Arithmetical



the method or process of computation with figures: the most elementary branch of mathematics.
Also called higher arithmetic, theoretical arithmetic. the theory of numbers; the study of the divisibility of whole numbers, the remainders after division, etc.
a book on this subject.
Also, arithmetical. of or relating to arithmetic.
Historical Examples

Now here, with an arithmetical exactitude of demonstration, he perceived that Marjorie wasn’t.
Marriage H. G. Wells

His wealth increased not in arithmetical but in geometrical progression.
Godfrey Morgan Jules Verne

These squares may be formed with numbers that are in arithmetical progression, or that are not in such progression.
The Canterbury Puzzles Henry Ernest Dudeney

There are forces in the world which work, not in an arithmetical, but in a geometrical ratio of increase.
The Republic Plato

By this machine, which is called a Swan-pan, arithmetical operations are rendered palpable.
Travels in China, Containing Descriptions, Observations, and Comparisons, Made and Collected in the Course of a Short Residence at the Imperial Palace of Yuen-Min-Yuen, and on a Subsequent Journey through the Country from Pekin to Canton John Barrow

You should put this sort of thing into the hands of some arithmetical hireling.
The Belovd Vagabond William J. Locke

The reader may by now feel rather helpless before the problem of the arrangement of arithmetical subject matter.
The Psychology of Arithmetic Edward L. Thorndike

These are questions which cannot be solved by arithmetical calculation.
The Diplomatic Correspondence of the American Revolution, Volume XII Various

It should not be thought, however, that every exposure on bromide paper must involve an arithmetical calculation.
Bromide Printing and Enlarging John A. Tennant

Society is not merely an arithmetical total, or a collective designation.
Instigations Ezra Pound

noun
the branch of mathematics concerned with numerical calculations, such as addition, subtraction, multiplication, and division
one or more calculations involving numerical operations
knowledge of or skill in using arithmetic: his arithmetic is good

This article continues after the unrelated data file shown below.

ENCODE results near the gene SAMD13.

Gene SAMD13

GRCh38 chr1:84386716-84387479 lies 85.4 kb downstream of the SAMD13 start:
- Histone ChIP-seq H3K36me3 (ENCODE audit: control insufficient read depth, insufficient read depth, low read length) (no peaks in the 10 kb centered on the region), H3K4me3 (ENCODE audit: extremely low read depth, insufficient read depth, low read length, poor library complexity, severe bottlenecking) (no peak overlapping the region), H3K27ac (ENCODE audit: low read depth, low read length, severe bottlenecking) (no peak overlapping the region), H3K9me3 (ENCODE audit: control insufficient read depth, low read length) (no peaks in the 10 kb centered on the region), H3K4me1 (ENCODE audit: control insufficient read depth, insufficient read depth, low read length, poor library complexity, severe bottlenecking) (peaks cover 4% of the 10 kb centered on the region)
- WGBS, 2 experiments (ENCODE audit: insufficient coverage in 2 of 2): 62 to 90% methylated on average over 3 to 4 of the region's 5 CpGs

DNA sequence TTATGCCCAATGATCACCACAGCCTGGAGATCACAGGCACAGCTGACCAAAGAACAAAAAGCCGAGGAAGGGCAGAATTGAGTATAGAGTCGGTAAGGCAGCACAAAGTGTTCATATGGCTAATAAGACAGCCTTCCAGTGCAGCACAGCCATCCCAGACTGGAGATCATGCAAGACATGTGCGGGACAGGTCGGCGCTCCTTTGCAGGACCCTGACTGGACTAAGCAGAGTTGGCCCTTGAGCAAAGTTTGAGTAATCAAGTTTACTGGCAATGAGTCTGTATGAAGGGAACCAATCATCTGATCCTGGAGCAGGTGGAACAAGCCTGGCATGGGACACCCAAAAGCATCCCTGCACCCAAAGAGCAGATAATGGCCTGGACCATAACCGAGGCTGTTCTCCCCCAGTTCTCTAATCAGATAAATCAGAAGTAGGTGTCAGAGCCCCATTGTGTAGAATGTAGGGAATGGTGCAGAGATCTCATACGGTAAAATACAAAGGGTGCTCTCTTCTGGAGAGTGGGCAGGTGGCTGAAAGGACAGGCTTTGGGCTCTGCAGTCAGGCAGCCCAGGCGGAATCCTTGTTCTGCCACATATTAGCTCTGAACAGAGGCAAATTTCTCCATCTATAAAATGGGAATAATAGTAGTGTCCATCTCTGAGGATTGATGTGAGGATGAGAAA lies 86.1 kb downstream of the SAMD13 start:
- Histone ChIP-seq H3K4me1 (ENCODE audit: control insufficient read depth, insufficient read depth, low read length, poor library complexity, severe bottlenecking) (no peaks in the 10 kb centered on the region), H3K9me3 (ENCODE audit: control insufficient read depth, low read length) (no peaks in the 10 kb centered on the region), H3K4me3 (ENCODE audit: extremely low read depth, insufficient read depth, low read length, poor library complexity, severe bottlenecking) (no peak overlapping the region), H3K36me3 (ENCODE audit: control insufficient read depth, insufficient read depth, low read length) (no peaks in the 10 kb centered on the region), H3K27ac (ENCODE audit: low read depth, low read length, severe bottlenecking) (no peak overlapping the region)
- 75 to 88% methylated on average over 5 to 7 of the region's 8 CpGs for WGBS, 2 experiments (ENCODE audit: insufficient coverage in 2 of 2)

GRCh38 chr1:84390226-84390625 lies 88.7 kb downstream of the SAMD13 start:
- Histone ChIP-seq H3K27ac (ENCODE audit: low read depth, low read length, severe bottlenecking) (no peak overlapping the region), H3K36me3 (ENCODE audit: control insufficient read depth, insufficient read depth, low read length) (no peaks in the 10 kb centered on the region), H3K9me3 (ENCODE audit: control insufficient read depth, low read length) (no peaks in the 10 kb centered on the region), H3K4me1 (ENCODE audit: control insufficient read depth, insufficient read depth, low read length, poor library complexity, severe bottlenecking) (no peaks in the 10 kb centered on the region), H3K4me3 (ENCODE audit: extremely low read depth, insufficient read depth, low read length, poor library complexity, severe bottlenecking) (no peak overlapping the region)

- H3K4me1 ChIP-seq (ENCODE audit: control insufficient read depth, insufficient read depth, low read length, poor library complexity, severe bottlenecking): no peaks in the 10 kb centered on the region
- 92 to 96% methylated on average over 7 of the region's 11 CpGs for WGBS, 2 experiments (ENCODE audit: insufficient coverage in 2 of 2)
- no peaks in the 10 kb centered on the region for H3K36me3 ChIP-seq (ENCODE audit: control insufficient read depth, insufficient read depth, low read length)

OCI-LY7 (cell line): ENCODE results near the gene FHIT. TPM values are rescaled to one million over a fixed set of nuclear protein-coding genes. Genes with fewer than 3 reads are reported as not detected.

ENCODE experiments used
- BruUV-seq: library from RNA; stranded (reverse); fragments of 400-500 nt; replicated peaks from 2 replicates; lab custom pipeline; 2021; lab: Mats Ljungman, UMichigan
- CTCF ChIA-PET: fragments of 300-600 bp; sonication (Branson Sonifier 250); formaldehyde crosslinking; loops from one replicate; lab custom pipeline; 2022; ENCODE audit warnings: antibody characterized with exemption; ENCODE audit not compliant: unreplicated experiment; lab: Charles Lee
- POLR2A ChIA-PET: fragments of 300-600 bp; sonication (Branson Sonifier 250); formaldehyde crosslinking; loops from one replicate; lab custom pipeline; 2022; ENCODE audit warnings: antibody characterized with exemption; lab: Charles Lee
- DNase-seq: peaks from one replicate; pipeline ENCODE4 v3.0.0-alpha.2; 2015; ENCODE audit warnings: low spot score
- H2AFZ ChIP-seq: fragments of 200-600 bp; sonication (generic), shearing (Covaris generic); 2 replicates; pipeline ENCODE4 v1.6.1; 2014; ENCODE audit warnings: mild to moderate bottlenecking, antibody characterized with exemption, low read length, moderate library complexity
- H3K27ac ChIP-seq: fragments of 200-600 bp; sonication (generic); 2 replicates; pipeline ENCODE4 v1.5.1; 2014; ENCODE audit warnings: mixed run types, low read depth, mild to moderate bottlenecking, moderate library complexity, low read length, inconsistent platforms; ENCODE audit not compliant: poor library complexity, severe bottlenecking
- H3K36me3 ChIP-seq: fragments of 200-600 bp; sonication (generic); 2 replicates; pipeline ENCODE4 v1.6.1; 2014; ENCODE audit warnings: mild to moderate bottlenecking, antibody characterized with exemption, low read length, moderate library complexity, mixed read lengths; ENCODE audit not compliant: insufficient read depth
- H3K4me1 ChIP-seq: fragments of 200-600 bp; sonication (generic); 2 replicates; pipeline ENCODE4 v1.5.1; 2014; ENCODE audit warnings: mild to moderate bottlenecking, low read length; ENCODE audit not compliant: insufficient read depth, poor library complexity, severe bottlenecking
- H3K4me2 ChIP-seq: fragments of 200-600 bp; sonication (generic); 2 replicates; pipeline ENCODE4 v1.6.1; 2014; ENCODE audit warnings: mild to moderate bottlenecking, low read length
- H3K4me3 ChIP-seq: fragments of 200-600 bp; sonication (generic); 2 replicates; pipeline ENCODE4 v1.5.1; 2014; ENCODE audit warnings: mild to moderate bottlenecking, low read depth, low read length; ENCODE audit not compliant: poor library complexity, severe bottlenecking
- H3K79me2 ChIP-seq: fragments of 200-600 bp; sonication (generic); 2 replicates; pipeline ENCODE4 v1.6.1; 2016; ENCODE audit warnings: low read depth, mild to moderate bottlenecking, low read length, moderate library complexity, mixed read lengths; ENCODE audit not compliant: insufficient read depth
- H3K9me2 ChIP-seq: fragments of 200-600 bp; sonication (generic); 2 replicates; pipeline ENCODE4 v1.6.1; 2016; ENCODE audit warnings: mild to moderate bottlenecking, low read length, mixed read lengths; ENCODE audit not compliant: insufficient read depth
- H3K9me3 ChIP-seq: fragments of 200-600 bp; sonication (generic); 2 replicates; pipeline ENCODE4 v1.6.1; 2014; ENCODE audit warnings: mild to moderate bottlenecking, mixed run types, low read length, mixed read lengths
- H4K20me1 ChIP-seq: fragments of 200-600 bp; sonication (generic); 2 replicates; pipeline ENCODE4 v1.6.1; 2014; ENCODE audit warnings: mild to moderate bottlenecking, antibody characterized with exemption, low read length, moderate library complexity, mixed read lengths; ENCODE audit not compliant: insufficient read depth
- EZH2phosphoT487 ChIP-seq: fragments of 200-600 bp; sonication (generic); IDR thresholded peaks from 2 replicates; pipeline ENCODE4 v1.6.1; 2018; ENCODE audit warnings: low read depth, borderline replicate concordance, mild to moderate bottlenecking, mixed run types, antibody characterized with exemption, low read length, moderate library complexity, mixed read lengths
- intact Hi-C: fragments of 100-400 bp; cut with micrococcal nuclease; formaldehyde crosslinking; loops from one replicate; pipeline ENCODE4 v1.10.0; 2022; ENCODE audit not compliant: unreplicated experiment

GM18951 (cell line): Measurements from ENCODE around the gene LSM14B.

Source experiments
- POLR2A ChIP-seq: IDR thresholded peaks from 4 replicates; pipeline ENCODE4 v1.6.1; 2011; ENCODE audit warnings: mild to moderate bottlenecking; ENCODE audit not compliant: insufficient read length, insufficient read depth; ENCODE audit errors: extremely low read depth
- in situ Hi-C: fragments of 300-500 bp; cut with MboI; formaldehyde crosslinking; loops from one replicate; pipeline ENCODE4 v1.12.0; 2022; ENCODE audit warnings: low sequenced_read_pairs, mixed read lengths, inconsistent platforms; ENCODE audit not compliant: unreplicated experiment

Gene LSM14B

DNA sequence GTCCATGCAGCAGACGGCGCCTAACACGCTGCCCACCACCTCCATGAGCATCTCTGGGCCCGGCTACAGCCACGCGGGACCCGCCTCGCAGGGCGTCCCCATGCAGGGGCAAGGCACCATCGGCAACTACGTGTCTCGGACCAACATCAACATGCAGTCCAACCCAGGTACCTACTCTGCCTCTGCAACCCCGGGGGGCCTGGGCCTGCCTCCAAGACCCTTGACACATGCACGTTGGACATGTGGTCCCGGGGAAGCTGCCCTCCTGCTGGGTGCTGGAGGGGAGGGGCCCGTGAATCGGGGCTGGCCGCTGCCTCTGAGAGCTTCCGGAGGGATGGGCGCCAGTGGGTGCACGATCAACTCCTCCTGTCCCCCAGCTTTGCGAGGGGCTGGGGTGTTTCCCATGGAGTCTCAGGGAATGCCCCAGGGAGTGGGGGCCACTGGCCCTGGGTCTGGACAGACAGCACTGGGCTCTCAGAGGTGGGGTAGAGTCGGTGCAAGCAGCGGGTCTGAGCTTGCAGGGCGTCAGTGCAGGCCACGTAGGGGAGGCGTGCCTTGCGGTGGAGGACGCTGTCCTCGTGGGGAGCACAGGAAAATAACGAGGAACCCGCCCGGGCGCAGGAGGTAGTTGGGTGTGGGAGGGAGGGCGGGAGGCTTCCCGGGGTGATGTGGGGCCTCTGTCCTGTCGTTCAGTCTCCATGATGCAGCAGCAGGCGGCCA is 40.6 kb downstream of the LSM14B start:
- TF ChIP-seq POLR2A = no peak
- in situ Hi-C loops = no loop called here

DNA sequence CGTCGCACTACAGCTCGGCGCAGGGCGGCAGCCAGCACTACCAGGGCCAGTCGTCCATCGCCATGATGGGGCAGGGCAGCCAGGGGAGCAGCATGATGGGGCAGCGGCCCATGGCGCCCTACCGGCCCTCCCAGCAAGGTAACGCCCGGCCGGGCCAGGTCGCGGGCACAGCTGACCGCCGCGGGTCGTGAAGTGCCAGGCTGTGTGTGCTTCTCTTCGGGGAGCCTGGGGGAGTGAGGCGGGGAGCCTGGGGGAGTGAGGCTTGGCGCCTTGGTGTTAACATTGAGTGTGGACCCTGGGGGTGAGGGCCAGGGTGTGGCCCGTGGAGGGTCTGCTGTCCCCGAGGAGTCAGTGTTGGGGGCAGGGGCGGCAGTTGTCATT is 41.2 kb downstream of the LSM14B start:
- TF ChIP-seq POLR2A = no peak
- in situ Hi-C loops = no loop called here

adjective (ˌærɪθˈmɛtɪk)
of, relating to, or using arithmetic
adj.

1540s; see arithmetic + -al (1). Related: Arithmetically (late 15c.).
n.

mid-13c., arsmetike, from Old French arsmetique (12c.), from Latin arithmetica, from Greek arithmetike (tekhne) “(the) counting (art),” fem. of arithmetikos “of or for reckoning, arithmetical,” from arithmos “number, counting, amount,” from PIE root *re(i)- “to reason, count” (cf. Old English, Old High German rim “number;” Old Irish rim “number,” dorimu “I count;” Latin ritus “religious custom;” see read).

Originally in English also arsmetrik, on folk etymology from Medieval Latin ars metrica; spelling corrected early 16c. Replaced native tælcræft, literally “tell-craft.”
arithmetic
(ə-rĭth’mĭ-tĭk)
The mathematics of integers, rational numbers, real numbers, or complex numbers under the operations of addition, subtraction, multiplication, and division.

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  • Arithmetically

    the method or process of computation with figures: the most elementary branch of mathematics. Also called higher arithmetic, theoretical arithmetic. the theory of numbers; the study of the divisibility of whole numbers, the remainders after division, etc. a book on this subject. Also, arithmetical. of or relating to arithmetic. Historical Examples There is present, of […]

  • Arithmetician

    an expert in . Historical Examples The parties are to be to him merely A and B, and he has to work out the result as an arithmetician works out a sum. Social Rights and Duties, Volume I (of 2) Sir Leslie Stephen And that person is he who is good at calculation—the arithmetician? Lesser […]



  • Arithmetize

    verb to express in arithmetic form

  • Arithmocracy

    noun rule by the numerical majority of the population Word Origin Greek arithmos ‘number’ Historical Examples arithmocracy, ar-ith-mok′ras-i, n. a democracy of mere numbers. Chambers’s Twentieth Century Dictionary (part 1 of 4: A-D) Various n. “rule by numerical majority,” 1850, from Greek arithmos “number, counting, amount” (see arithmetic) + -cracy. Related: Arithmocratic; arithmocratical.



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